Browse free of charge
|US Census Bureau [Public domain]|
You can browse the 1940 census for free at http://1940census.archives.gov/. Start by selecting the state, the county, and the Enumeration District (ED). The 1940 street address will help you find the ED, or there may be a map or description of the EDs that will help. Once you've found the correct district, you can look through images of the actual census pages.
In northern Nebraska where I'm from, the populations were small. In most of the EDs, it's easy to find a name by going from one page to the next. Rock County, Nebraska, for example, had just 16 EDs. A county map on the census site shows the ED locations. Of the county's 16 EDs, 14 of them have 10 pages of names or less.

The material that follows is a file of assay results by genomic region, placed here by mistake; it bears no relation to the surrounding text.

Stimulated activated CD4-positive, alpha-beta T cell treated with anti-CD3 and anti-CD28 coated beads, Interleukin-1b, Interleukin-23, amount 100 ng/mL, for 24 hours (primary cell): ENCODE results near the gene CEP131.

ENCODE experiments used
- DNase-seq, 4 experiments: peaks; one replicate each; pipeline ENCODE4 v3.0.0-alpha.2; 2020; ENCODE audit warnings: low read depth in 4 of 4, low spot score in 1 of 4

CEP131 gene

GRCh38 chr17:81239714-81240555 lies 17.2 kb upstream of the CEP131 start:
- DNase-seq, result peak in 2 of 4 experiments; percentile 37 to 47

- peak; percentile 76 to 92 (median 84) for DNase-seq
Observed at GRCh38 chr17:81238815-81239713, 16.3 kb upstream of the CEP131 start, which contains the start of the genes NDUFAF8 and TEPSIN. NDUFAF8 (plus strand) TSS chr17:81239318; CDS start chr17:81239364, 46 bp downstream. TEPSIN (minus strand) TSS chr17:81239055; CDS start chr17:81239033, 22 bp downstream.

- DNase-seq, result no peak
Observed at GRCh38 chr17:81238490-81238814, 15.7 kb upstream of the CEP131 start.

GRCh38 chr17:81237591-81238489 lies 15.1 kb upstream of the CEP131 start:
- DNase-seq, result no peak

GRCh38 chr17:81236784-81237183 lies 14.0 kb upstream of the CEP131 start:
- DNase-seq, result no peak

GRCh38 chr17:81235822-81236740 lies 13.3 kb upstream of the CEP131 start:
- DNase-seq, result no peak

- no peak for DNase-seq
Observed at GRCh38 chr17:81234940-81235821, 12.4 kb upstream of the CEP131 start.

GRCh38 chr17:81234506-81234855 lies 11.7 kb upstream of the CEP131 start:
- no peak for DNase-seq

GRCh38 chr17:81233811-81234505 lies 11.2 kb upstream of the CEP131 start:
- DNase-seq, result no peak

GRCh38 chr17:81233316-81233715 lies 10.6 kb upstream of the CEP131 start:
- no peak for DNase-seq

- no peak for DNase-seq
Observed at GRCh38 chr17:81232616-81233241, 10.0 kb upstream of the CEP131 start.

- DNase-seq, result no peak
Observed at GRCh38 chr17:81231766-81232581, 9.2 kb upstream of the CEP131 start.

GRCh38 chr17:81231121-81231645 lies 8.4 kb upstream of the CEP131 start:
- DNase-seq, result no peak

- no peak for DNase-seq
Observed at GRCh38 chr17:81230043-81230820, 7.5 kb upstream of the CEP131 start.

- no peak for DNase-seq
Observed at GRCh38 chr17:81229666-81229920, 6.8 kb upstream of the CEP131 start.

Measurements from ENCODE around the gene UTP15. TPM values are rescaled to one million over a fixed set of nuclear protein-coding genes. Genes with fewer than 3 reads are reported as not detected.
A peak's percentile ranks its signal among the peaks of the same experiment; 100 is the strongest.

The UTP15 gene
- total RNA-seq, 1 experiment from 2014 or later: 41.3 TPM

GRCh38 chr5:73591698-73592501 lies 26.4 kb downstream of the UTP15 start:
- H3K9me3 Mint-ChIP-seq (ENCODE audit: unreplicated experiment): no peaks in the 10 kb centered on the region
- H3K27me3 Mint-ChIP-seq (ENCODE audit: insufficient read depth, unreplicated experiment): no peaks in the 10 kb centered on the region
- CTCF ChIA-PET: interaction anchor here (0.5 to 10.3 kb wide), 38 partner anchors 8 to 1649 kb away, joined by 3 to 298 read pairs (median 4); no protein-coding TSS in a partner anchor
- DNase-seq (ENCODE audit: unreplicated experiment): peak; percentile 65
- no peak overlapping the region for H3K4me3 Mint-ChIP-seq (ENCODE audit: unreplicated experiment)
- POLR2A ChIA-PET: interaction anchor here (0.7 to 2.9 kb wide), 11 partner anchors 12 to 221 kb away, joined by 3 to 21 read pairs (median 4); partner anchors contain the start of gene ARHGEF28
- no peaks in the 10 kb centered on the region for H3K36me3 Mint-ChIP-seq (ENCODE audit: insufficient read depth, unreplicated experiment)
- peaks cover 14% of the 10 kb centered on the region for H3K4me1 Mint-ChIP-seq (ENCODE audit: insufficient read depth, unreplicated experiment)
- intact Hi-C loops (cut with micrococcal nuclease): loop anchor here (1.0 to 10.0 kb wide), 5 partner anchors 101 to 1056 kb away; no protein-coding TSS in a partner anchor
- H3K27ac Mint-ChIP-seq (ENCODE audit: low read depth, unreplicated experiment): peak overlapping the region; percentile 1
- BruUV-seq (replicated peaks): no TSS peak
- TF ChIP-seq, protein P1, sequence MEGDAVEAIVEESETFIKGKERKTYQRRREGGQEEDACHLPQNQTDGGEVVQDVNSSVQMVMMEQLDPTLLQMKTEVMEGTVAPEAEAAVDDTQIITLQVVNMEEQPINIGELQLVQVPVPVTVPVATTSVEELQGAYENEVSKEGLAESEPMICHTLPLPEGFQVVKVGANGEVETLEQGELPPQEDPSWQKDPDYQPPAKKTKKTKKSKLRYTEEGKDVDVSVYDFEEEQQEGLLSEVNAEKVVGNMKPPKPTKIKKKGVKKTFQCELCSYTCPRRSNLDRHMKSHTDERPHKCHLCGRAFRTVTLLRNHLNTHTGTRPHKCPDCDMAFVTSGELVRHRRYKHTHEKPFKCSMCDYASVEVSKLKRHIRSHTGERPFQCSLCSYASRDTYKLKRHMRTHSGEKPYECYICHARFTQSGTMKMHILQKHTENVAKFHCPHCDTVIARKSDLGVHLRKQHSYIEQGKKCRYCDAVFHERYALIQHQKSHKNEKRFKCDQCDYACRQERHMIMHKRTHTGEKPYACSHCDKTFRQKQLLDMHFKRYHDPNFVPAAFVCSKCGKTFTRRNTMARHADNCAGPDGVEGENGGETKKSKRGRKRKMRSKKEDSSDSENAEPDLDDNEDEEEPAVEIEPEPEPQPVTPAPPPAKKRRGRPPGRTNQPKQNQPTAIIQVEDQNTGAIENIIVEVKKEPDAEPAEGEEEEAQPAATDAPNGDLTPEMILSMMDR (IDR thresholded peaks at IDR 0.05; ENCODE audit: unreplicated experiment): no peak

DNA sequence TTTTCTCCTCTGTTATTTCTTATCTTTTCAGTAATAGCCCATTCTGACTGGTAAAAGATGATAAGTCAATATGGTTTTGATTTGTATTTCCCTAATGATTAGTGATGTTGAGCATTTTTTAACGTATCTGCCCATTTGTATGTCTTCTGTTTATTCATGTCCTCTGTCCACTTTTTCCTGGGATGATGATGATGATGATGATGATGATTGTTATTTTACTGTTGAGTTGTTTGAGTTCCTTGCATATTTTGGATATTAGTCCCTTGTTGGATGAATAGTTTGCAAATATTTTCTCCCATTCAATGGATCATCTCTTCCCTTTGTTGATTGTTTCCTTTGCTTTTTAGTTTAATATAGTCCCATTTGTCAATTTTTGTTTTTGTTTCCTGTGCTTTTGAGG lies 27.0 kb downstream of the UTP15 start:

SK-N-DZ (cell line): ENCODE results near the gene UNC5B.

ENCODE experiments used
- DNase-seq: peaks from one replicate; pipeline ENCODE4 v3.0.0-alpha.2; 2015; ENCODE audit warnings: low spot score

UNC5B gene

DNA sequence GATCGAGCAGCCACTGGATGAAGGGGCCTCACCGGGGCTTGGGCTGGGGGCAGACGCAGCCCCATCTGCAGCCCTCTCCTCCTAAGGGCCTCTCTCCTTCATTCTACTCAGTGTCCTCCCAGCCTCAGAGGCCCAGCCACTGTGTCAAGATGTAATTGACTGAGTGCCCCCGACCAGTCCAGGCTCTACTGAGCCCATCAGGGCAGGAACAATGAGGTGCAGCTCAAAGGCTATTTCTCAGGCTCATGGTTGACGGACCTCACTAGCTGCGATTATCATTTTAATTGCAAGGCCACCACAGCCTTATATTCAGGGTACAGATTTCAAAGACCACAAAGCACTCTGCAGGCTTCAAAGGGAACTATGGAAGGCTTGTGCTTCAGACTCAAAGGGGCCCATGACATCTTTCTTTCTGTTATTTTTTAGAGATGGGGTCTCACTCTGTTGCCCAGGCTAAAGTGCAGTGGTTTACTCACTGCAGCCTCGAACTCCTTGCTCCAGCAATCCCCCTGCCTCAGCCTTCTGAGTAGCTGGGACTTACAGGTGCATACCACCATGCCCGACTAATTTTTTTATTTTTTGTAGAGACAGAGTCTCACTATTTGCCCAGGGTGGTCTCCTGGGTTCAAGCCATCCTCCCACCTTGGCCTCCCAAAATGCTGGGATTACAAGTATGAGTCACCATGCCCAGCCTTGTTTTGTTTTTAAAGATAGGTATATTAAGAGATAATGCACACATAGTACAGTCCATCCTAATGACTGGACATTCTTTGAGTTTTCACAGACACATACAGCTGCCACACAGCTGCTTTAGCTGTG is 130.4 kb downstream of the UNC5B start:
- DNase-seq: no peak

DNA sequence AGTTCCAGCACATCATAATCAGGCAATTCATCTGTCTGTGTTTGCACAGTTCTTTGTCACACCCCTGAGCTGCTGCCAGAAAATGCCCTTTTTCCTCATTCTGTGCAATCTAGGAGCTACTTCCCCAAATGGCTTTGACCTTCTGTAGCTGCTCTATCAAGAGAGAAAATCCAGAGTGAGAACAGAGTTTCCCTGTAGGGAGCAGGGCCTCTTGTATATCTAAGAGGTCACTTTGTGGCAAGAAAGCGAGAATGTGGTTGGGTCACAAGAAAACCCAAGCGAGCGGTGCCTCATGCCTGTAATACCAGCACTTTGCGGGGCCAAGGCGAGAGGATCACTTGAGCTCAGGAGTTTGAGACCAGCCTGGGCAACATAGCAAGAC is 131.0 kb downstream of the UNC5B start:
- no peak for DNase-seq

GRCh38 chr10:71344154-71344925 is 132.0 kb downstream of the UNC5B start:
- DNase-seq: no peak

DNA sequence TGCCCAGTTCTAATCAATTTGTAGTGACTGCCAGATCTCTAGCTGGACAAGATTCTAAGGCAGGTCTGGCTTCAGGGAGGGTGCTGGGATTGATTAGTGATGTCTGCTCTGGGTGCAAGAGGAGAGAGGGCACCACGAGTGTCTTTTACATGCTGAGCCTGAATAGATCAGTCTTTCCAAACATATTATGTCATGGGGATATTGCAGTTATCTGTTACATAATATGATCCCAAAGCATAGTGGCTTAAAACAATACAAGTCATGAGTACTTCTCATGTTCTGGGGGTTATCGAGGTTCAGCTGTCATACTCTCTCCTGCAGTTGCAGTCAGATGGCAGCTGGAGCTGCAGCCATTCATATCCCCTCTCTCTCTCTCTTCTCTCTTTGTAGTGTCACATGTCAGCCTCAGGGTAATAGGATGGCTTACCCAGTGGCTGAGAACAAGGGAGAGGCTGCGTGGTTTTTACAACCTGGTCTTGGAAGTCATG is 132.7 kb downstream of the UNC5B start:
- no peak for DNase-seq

In comparison, Christian County, Kentucky, had 34 Enumeration Districts. A map of Hopkinsville shows the locations of EDs 1-10, but there's no county map for the remaining 24 districts. However, there are written descriptions of those districts' locations. Then, when the ED is pinpointed, there are up to 52 pages of names to look through!
And can you imagine trying to locate a family or an individual in hundreds (or thousands) of pages when you only know a vague location, such as "eastern Kentucky?" Most of us don't have enough time or patience for that sort of search.
Fortunately, the 1940 census is being converted from its original handwritten form to a digital database that can be searched by computers. Ancestry.com has several states completely indexed and available for search-by-name. Volunteers are indexing at the 1940 U.S. Census Community Project. According to Family Search, a participant in the Community Project, 68% of the 1940 census has been indexed in just 2-1/2 months.
I enjoyed browsing a few sparsely populated Nebraska counties tonight, but I'm waiting for the indexing to be complete before I attempt any serious searching. In a few months, the 1940 census will be much easier to navigate.